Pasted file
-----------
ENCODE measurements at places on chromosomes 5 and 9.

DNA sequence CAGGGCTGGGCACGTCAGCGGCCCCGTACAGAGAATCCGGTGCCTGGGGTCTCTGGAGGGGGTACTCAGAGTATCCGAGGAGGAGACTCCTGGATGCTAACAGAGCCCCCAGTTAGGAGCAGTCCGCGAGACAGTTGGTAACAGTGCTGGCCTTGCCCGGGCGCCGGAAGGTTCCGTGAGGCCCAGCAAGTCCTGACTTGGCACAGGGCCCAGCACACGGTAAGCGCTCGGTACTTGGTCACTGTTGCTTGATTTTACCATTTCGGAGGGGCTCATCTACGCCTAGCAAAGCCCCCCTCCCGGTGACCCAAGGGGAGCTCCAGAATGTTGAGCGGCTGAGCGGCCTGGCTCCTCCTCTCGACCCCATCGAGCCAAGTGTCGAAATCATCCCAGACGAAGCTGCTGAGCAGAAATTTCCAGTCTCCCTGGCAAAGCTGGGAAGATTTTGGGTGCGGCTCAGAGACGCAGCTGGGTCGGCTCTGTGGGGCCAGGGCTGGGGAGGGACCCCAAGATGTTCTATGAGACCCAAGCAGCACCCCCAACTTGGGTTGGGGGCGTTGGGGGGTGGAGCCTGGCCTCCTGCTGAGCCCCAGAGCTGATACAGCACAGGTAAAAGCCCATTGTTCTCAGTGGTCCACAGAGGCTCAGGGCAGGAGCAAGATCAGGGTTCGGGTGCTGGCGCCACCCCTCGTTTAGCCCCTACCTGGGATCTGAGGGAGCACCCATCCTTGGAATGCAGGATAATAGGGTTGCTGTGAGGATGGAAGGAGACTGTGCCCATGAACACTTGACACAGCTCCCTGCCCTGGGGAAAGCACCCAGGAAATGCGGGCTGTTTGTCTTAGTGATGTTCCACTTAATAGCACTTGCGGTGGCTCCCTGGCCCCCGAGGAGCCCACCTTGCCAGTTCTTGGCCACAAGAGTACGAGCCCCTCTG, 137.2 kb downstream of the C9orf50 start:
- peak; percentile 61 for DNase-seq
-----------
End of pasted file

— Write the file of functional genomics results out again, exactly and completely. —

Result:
ENCODE measurements at places on chromosomes 5 and 9.

DNA sequence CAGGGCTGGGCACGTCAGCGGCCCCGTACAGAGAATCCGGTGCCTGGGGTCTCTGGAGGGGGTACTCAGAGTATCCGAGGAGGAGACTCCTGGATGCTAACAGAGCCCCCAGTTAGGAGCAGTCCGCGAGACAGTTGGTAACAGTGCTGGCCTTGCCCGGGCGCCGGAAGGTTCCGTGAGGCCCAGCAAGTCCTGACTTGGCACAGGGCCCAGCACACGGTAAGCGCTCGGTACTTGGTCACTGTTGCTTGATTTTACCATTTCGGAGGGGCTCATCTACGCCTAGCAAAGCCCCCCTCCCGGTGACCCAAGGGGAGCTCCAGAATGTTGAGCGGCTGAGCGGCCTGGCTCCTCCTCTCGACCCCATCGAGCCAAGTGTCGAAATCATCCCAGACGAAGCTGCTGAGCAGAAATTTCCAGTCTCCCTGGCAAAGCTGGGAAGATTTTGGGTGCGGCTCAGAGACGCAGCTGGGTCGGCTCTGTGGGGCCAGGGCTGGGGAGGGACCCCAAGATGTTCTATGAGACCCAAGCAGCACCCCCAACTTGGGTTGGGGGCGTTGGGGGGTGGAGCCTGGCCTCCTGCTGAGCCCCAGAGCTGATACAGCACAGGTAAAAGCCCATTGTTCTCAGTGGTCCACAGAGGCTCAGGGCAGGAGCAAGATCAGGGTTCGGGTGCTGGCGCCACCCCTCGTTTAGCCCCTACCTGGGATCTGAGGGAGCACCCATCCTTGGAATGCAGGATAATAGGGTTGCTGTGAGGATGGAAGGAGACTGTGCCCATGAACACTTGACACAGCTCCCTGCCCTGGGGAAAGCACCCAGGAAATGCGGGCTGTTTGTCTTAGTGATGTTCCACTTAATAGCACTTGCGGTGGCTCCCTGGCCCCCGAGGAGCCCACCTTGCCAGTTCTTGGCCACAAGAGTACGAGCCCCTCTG, 137.2 kb downstream of the C9orf50 start:
- peak; percentile 61 for DNase-seq